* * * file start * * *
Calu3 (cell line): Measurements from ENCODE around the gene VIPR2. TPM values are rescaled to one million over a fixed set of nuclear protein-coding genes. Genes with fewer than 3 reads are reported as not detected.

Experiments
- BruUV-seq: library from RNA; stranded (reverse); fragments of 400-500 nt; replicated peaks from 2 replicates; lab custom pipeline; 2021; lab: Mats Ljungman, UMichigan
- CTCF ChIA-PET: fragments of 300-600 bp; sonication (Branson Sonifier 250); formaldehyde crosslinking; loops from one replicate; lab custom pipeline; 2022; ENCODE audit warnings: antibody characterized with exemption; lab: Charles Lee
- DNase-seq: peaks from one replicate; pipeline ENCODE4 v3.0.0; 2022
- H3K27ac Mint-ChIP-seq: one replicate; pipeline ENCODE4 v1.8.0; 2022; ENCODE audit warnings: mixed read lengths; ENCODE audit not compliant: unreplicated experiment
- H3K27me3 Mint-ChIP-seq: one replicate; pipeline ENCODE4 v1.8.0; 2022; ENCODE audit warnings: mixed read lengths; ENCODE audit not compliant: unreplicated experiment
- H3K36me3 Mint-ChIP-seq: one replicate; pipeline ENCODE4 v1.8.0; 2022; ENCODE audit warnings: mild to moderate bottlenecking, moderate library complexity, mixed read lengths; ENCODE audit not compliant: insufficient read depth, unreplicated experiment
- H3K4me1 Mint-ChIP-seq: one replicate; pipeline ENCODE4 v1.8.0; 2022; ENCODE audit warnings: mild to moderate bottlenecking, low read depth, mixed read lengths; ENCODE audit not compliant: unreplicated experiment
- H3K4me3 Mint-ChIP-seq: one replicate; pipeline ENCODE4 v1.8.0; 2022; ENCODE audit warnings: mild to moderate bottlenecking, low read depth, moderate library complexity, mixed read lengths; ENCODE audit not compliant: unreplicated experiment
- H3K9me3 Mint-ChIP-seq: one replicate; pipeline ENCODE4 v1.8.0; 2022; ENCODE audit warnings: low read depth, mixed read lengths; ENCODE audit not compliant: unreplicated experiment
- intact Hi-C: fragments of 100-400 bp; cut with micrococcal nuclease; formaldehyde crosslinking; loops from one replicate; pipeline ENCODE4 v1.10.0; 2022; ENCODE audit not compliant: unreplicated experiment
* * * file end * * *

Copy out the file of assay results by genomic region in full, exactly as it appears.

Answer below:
Calu3 (cell line): Measurements from ENCODE around the gene VIPR2. TPM values are rescaled to one million over a fixed set of nuclear protein-coding genes. Genes with fewer than 3 reads are reported as not detected.

Experiments
- BruUV-seq: library from RNA; stranded (reverse); fragments of 400-500 nt; replicated peaks from 2 replicates; lab custom pipeline; 2021; lab: Mats Ljungman, UMichigan
- CTCF ChIA-PET: fragments of 300-600 bp; sonication (Branson Sonifier 250); formaldehyde crosslinking; loops from one replicate; lab custom pipeline; 2022; ENCODE audit warnings: antibody characterized with exemption; lab: Charles Lee
- DNase-seq: peaks from one replicate; pipeline ENCODE4 v3.0.0; 2022
- H3K27ac Mint-ChIP-seq: one replicate; pipeline ENCODE4 v1.8.0; 2022; ENCODE audit warnings: mixed read lengths; ENCODE audit not compliant: unreplicated experiment
- H3K27me3 Mint-ChIP-seq: one replicate; pipeline ENCODE4 v1.8.0; 2022; ENCODE audit warnings: mixed read lengths; ENCODE audit not compliant: unreplicated experiment
- H3K36me3 Mint-ChIP-seq: one replicate; pipeline ENCODE4 v1.8.0; 2022; ENCODE audit warnings: mild to moderate bottlenecking, moderate library complexity, mixed read lengths; ENCODE audit not compliant: insufficient read depth, unreplicated experiment
- H3K4me1 Mint-ChIP-seq: one replicate; pipeline ENCODE4 v1.8.0; 2022; ENCODE audit warnings: mild to moderate bottlenecking, low read depth, mixed read lengths; ENCODE audit not compliant: unreplicated experiment
- H3K4me3 Mint-ChIP-seq: one replicate; pipeline ENCODE4 v1.8.0; 2022; ENCODE audit warnings: mild to moderate bottlenecking, low read depth, moderate library complexity, mixed read lengths; ENCODE audit not compliant: unreplicated experiment
- H3K9me3 Mint-ChIP-seq: one replicate; pipeline ENCODE4 v1.8.0; 2022; ENCODE audit warnings: low read depth, mixed read lengths; ENCODE audit not compliant: unreplicated experiment
- intact Hi-C: fragments of 100-400 bp; cut with micrococcal nuclease; formaldehyde crosslinking; loops from one replicate; pipeline ENCODE4 v1.10.0; 2022; ENCODE audit not compliant: unreplicated experiment